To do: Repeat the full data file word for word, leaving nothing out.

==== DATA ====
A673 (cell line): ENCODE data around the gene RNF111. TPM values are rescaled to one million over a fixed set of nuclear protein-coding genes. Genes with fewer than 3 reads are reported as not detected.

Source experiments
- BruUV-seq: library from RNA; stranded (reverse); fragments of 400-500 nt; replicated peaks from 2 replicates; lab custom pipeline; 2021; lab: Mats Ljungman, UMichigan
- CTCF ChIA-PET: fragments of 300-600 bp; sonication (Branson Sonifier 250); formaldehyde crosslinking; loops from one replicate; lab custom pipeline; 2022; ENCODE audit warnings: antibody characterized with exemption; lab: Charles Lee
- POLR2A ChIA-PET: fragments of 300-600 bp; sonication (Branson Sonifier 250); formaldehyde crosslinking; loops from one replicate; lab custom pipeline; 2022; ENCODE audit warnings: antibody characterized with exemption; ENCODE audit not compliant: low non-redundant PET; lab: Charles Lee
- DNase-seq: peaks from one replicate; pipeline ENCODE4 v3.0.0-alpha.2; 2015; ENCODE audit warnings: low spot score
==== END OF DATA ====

A673 (cell line): ENCODE data around the gene RNF111. TPM values are rescaled to one million over a fixed set of nuclear protein-coding genes. Genes with fewer than 3 reads are reported as not detected.

Source experiments
- BruUV-seq: library from RNA; stranded (reverse); fragments of 400-500 nt; replicated peaks from 2 replicates; lab custom pipeline; 2021; lab: Mats Ljungman, UMichigan
- CTCF ChIA-PET: fragments of 300-600 bp; sonication (Branson Sonifier 250); formaldehyde crosslinking; loops from one replicate; lab custom pipeline; 2022; ENCODE audit warnings: antibody characterized with exemption; lab: Charles Lee
- POLR2A ChIA-PET: fragments of 300-600 bp; sonication (Branson Sonifier 250); formaldehyde crosslinking; loops from one replicate; lab custom pipeline; 2022; ENCODE audit warnings: antibody characterized with exemption; ENCODE audit not compliant: low non-redundant PET; lab: Charles Lee
- DNase-seq: peaks from one replicate; pipeline ENCODE4 v3.0.0-alpha.2; 2015; ENCODE audit warnings: low spot score